If you adopt someone else's terms, you are stuck with their definitions, and if they decide to change them, you have to revisit your decision: a constant maintenance headache.

The foaf vocab is in Testing status, version 0.98. Are they going to change it before it comes out? Who knows?  Will they add something better like foaf:sortName that is more like a traditional library listing?
Just coming up with a list of all the possible terms out there and fighting over whether they are close enough to use for each term we have will be a major use of time.

On DC, people you might not be for it, but if we opened the BF vocab up, there might be a lot of clamor for it; it's so simple and it's all over the place!

PS I had a good laugh about the Unicode and ISO 639 "roll our own comment". I'm working right now on developing a computer that uses 2s and 3s instead of 1s and 0s.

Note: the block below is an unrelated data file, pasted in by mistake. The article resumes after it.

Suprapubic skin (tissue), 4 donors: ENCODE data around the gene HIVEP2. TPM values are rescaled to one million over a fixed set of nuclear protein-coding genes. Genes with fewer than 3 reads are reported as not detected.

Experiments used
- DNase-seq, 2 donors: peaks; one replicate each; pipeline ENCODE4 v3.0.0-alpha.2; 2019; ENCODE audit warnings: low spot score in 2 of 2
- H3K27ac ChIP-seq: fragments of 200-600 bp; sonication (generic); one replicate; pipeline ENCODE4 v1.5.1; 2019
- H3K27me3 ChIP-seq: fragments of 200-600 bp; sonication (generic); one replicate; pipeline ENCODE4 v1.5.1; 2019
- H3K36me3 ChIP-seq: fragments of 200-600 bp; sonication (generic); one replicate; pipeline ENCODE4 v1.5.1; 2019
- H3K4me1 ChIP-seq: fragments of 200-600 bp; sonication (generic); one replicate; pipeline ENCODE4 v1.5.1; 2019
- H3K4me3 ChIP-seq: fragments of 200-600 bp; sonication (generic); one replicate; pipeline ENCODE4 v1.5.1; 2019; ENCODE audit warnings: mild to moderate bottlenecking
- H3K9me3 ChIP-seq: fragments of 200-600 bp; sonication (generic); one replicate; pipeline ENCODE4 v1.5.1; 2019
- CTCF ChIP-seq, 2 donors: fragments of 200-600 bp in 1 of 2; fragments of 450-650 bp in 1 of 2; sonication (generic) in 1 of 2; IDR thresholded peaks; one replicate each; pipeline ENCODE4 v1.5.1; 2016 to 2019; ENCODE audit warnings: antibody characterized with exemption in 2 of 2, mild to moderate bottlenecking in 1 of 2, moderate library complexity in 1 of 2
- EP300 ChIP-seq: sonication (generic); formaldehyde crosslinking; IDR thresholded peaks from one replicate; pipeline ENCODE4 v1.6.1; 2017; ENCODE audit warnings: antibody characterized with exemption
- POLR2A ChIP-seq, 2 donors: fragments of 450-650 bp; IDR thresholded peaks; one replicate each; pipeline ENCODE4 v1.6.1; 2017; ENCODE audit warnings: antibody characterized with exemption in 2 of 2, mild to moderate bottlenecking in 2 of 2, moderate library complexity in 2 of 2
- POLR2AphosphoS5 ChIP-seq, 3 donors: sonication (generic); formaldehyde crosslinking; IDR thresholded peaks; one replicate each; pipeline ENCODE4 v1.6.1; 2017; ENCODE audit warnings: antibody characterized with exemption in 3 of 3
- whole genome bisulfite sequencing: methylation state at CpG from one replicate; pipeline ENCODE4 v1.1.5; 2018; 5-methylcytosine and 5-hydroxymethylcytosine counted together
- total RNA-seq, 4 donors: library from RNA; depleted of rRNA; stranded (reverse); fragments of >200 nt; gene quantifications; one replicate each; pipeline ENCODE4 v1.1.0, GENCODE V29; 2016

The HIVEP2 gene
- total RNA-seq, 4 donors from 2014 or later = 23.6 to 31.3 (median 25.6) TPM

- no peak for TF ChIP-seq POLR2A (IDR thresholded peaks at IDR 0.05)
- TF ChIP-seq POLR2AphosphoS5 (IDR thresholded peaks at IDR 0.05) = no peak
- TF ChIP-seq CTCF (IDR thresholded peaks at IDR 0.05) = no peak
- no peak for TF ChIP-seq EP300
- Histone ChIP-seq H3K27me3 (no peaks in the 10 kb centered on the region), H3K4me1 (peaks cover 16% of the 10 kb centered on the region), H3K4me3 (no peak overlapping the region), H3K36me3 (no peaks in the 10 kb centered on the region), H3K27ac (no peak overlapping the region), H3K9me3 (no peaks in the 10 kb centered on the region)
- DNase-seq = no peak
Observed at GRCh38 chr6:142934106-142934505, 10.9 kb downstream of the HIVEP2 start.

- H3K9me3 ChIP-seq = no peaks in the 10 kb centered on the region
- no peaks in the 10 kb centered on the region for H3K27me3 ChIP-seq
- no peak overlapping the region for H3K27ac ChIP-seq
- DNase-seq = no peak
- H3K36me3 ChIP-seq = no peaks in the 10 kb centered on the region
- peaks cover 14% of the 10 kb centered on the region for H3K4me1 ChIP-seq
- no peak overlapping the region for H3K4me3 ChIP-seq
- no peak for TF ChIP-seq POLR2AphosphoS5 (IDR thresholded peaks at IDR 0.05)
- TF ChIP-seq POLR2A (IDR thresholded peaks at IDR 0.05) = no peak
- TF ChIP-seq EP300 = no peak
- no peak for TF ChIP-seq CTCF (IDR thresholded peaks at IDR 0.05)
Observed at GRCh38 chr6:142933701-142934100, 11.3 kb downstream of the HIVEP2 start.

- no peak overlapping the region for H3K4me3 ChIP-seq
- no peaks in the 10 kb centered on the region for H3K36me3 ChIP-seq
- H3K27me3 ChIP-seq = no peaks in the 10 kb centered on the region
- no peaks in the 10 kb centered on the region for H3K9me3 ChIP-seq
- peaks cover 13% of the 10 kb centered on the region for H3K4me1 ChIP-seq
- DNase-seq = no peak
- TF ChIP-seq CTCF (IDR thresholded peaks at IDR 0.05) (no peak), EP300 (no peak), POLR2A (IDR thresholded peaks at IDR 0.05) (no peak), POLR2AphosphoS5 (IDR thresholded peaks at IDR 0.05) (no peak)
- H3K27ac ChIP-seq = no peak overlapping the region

-----Original Message-----
From: stuart yeates [mailto:[log in to unmask]] 
Sent: Wednesday, May 22, 2013 5:31 PM
To: Bibliographic Framework Transition Initiative Forum
Cc: Trail, Nate
Subject: Re: [BIBFRAME] re-using existing properties (was and the "lightweight abstraction layer")

On 23/05/13 05:25, Trail, Nate wrote:
> I think when you start reusing existing properties, you're relying on 
> them being around for the long haul, and requiring systems that 
> consume them to be aware of all the multiple namespaces.

The "syntactic sugar" option used by madsrdf:hasCloseExternalAuthority does not introduce a new namespace from the users' point of view. The syntactic sugar can even be kept in a separate RDF file from the definition of the bibframe properties, making it second class and invisible to everyone who doesn't want it.

 > In all cases, I can't
 > see us (the library community) agreeing that the way foaf or dc (or  > whatever) uses a term really matches what we're talking about.

Following that arguement we should also walk away from ISO 639, ISO 3166, RFC 3986, Unicode and so forth. None of them are perfect from a library point of view but all of the are better than rolling our own.

[For the record I'm not suggestion using dc / Dublincore.]

Stuart Yeates
Library Technology Services